Is there such a thing as free choice?

“The Business of Being Born” and “Diagnosing Difference” focus on the negative interactions between patients and medical institutions regarding the issue of free choice when it comes to reproductive and sexual health in general.  I feel that these films strongly articulate the issue of lack of understanding on the part of medical professionals to grant patients their right to choice over their bodies.  For instance, “The Business of Being Born” tells the stories of women who feel that hospital staff do not allow them to give birth in a natural, comfortable way by forcing the implementation of processes such as synthetic oxytocin and C-section deliveries to speed up the birthing process.  In addition, “Diagnosing Difference” discusses transgender individuals’ frustration with the American Psychiatric Association’s obligatory diagnosis of Gender Identity Disorder in order to receive proper healthcare.

While I am a firm believer in the importance of holistic care for individuals, I also recognize the importance of the medical system.  Currently in medical school, students are taught about “cultural competence,” the importance of knowledge and awareness regarding other cultures’ medical practices and beliefs.  However, mothers and transgenders are part of OUR culture!  Physicians and psychiatrists should not only be trained in “culture competence,” but also “social competence” to understand the profound experience of the discovery of one’s sexual identity and motherhood.  It is unfair that in order for the health care system to operate efficiently, patients must feel discriminated against and dehumanized, rather than empowered, by their personal needs and choices.  I hope that the activists featured in this film will not only operate in their own movements, but also reach out to medical schools to address these issues at their origins to claim their right to choose.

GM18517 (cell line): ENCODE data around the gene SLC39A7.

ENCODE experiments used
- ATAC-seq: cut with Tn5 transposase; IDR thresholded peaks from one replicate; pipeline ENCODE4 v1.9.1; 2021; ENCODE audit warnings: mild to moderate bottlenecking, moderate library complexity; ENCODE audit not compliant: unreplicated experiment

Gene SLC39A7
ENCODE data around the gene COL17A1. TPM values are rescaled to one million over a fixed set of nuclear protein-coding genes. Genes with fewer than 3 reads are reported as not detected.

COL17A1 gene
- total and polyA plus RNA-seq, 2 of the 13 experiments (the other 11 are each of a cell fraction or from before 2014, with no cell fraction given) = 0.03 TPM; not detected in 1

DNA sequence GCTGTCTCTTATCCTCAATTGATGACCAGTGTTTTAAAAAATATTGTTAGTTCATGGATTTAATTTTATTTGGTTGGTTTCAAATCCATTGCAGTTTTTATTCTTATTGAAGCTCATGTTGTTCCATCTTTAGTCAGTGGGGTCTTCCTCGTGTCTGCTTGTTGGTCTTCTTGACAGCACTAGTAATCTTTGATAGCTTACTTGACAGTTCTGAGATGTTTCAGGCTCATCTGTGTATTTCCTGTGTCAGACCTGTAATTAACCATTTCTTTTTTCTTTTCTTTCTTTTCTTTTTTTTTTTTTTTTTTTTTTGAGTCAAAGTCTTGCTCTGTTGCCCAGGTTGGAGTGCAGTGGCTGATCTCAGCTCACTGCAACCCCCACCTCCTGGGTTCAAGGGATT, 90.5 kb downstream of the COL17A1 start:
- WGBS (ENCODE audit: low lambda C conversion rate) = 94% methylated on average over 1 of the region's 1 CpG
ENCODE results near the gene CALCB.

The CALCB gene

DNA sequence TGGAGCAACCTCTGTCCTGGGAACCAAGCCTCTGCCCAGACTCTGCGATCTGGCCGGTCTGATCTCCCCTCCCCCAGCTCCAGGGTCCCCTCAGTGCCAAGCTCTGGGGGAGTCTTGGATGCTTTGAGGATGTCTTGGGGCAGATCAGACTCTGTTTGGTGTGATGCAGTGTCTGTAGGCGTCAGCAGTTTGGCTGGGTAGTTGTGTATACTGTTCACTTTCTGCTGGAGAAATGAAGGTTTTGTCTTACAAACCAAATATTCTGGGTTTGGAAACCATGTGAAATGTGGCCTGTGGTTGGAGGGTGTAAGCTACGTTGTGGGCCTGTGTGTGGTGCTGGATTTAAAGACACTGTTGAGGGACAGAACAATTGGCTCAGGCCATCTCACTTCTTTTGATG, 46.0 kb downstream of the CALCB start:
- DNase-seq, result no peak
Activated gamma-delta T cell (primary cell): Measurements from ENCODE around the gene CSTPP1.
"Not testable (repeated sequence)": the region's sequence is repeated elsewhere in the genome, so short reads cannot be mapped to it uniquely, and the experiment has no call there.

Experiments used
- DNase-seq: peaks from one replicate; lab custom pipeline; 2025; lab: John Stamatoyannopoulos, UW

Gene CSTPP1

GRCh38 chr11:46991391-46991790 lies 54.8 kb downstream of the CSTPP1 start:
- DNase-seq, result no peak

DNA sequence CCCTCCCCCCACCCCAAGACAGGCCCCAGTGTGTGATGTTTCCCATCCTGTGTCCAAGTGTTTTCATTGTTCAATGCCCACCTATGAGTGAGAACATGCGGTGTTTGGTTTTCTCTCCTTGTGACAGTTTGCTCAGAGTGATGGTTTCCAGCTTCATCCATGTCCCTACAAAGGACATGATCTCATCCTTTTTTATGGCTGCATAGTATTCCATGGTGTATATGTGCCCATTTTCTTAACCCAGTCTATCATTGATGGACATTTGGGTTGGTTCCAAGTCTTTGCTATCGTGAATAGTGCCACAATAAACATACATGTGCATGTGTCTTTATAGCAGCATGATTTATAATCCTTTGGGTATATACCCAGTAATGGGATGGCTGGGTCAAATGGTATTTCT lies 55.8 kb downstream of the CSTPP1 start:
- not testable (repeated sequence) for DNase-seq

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4 Responses to Is there such a thing as free choice?

  1. daniellec94 says:

    While I do agree with you and what you are saying in this post, I think it’s important to remember that with freedom, comes slavery in some form or manner. In politics, we are slaves to the laws passed and governed. In the study of medicine, we are slaves in a similar manner. We are subjects to be tested on in a blooming industry that cares not about how we feel or what we want but rather, our money. We are free until we are born into this world of slavery.

    “The Business of Being Born” and “Diagnosing Difference” both show how we are at the hands of medicine. Why do we have doctors? Hospitals? Or even study people? Because this field of study is a business. Hospitals simply can’t have women give birth in a natural, non-chemical assisted way because women would take too long to deliver a baby and these hospitals use the money made off of their thousands of quick deliveries to pay staff and stay open. If not, hospitals would not be able to stay open and would be forced to close. The same applies to transgender individuals. These individuals, knowing that something is wrong with them, go to a doctor they trust, just to be given treatments at a mental hospital as medicine. Again, why? Because this is simply the easiest and quickest way to make a living off of people in the field of medicine. The objective of the doctors in this field is not to just help people but to make a profit off of these same people.